Derek Hunter

What does a group scheduling an event for lawmakers and their staff that includes such groundbreaking things as “Breathing: the Core of Wellness (with demonstration)” have to do with big sugar? Well, Washington is the home of strange bedfellows, and money makes the strangest bedfellows of all.

The sugar lobby has an interest in attacking any alternative to the sweetheart deal, so to speak, it has with government. That deal comes in the form of federal government support that artificially keep sugar prices high – 41 percent higher than in the rest of the world, according to the Heritage Foundation.

Why are consumers paying out of their own pockets to support the sugar industry, especially when we are facing an obesity problem in this country? The answer is simple – money.

Sugar spends millions every year not just to lobby Congress, but to support groups with friendly sounding names such as Citizens for Health to endear themselves to as many avenues as possible to influence policy and public opinion.

There’s nothing wrong with lobbying, even though it’s become a dirty word in American politics. A lobbyist, used in the pejorative form, is simply someone who advocates for something with which the person using the word disagrees. We’re guaranteed in the Constitution the right to petition the government for the redress of grievances. The problem is with government itself.

Our government has gotten so big, has its fingers in so many pies and spends so much of our money that even a crumb from the crust of that pie can be worth billions. So you get a group allegedly interested in health (well, as much health as “Reflexology,” the belief that pressure points in feet are the key to wellness, can offer) would involve itself in extolling the virtues of sugar.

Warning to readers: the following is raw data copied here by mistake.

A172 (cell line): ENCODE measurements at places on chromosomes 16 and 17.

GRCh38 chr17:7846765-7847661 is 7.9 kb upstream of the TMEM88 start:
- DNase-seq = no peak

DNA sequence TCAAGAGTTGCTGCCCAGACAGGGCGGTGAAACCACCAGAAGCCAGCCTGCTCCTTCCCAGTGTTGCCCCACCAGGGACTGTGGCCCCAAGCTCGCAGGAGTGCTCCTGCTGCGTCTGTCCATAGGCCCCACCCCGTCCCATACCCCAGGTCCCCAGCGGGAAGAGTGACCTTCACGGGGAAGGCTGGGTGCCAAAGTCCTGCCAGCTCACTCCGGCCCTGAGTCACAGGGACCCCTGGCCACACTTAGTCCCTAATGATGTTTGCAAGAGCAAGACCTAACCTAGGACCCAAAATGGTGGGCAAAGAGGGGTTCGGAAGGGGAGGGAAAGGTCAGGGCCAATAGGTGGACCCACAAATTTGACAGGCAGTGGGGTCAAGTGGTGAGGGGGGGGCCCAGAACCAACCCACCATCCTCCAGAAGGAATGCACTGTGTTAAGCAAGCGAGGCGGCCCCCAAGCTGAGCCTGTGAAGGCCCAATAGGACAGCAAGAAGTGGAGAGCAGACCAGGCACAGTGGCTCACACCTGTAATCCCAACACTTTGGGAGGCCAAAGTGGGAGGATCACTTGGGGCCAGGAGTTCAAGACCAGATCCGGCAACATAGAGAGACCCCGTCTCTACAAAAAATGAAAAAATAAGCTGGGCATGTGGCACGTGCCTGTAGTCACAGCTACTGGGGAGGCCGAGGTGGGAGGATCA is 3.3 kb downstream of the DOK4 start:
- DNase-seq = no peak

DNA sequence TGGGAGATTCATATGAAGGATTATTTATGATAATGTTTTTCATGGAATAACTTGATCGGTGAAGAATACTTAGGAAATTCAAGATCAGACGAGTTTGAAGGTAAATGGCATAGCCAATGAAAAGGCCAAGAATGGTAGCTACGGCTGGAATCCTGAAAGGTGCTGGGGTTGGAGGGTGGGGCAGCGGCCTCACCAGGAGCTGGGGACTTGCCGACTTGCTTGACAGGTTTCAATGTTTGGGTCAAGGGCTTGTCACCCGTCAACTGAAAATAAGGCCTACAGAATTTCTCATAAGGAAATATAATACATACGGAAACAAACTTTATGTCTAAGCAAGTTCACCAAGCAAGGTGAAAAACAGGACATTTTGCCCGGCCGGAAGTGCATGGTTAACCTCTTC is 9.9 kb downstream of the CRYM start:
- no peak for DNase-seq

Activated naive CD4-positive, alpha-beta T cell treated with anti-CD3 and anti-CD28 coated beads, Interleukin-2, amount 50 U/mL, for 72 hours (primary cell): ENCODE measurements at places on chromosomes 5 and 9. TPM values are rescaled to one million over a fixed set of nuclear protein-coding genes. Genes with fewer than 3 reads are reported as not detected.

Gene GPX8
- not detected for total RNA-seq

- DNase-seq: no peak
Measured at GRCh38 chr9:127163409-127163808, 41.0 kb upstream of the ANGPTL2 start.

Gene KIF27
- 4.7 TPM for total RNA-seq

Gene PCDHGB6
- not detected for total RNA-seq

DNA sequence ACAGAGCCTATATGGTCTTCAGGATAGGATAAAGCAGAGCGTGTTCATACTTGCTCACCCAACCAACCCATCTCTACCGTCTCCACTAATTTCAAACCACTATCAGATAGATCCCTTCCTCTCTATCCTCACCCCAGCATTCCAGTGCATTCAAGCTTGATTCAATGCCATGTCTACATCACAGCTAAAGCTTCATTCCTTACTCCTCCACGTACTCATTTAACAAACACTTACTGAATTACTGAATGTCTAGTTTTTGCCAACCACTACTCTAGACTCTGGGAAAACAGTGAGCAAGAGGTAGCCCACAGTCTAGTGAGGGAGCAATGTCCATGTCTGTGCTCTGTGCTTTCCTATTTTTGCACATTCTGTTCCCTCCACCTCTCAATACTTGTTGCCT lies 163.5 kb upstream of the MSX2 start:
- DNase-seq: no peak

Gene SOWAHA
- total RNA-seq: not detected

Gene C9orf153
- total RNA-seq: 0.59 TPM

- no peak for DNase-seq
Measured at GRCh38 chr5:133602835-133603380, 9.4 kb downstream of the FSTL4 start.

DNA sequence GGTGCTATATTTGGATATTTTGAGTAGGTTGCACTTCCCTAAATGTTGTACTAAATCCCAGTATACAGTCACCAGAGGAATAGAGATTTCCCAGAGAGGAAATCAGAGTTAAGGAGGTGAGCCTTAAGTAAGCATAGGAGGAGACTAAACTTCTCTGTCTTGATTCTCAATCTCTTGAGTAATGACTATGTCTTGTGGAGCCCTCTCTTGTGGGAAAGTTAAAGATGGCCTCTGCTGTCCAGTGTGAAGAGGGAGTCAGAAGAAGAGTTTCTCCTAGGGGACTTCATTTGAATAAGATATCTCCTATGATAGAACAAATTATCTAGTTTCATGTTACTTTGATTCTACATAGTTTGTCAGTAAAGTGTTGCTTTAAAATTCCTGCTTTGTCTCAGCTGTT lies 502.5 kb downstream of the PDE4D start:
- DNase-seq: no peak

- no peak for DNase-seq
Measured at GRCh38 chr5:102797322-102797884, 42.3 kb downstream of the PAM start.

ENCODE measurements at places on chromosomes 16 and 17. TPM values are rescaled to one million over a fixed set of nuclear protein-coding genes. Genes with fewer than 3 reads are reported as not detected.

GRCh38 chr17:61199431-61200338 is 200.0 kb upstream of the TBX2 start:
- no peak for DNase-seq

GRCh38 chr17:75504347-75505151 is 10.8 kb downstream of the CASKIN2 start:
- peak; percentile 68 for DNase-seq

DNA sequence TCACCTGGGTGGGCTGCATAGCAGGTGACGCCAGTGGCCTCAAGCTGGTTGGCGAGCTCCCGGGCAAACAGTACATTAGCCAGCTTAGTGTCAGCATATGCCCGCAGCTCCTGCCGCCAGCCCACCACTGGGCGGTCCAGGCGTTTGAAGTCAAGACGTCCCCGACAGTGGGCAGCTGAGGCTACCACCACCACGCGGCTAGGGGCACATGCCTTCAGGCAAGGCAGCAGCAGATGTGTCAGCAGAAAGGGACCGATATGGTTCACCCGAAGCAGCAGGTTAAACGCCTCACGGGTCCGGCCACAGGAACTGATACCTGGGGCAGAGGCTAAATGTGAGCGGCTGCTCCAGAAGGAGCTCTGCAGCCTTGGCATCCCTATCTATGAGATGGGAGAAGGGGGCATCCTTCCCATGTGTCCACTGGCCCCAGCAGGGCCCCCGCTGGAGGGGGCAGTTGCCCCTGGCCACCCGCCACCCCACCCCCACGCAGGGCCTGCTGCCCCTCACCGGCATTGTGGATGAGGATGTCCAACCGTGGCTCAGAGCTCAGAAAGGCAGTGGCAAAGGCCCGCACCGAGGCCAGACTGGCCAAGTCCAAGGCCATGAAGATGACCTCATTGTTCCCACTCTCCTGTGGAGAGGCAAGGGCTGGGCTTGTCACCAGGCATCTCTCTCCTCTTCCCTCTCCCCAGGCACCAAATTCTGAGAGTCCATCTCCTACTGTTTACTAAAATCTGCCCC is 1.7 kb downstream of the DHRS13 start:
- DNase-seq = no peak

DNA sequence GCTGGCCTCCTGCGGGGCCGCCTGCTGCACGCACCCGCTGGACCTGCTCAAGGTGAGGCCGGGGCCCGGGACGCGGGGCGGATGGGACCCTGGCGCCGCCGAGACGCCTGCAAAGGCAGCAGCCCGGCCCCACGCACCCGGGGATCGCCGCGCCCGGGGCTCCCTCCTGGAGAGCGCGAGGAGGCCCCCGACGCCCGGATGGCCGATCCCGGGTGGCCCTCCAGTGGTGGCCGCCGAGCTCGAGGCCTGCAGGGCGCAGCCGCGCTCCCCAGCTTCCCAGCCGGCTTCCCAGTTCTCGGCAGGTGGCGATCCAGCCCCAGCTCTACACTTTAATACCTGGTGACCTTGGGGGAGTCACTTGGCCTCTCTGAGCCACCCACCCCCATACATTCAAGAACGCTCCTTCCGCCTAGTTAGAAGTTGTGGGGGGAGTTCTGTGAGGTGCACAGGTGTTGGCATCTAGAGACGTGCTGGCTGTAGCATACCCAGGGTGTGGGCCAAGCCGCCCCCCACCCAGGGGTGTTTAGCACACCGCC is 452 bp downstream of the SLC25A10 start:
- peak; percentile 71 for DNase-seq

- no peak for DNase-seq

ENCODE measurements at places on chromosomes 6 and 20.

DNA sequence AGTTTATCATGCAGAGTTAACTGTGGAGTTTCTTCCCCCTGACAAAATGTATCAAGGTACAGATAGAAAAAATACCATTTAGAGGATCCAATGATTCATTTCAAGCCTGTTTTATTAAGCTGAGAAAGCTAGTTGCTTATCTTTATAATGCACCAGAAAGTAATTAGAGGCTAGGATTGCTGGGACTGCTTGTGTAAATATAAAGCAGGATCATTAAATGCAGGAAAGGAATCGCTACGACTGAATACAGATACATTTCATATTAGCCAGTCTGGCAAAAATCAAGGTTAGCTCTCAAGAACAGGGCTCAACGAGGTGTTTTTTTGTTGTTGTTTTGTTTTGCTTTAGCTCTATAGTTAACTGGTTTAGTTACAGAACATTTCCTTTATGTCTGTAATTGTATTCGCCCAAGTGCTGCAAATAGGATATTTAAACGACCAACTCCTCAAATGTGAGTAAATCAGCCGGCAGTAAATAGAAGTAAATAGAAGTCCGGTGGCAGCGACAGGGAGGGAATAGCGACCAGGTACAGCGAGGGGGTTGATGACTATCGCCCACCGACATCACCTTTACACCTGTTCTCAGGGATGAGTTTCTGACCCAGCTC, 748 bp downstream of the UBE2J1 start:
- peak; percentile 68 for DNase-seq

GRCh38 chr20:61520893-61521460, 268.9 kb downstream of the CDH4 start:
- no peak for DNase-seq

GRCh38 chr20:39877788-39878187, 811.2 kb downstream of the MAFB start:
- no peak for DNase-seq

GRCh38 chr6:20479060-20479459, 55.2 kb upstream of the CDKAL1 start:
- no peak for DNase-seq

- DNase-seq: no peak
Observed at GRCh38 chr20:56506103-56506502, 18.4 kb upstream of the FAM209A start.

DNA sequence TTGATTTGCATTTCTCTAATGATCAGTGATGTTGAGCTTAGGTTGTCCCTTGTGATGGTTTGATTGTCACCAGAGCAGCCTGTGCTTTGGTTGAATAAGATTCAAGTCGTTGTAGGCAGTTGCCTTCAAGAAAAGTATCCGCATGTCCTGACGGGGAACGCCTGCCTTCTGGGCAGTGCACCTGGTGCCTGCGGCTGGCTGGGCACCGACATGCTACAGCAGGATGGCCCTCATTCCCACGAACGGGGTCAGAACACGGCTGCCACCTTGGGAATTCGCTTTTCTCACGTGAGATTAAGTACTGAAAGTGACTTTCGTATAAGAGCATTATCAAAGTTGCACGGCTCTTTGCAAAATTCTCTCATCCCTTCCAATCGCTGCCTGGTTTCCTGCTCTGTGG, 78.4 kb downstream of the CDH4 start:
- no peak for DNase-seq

There’s nothing wrong with sugar by itself. The problem comes when producers, who aren’t going broke, become as addicted to trade protection and government-guaranteed high prices as some people have become to their product – and we, the consumer, ends up with bills from both ends.

As for Turner’s sweetheart deal with sugar, he told Bloomberg, “If a marketplace player is willing to support advancing the consumer interest, it’s really important to work with them.” Of course, massive government programs do nothing but distort that marketplace, so…

So while members of Congress are taking the Wellness Expo’s Master of Ceremonies’ advice and “grounding” around their lawns barefoot (twice a day to start), let’s hope they’re wondering why they’re making you, the consumer, pay, even indirectly, for this crackpot advice. Then again, their campaign fund most likely gets a crumb of two of the “sugar subsidy” pie, so it probably won’t matter too much anyway.

Derek Hunter

Derek Hunter is Washington, DC based writer, radio host and political strategist. You can also stalk his thoughts 140 characters at a time on Twitter.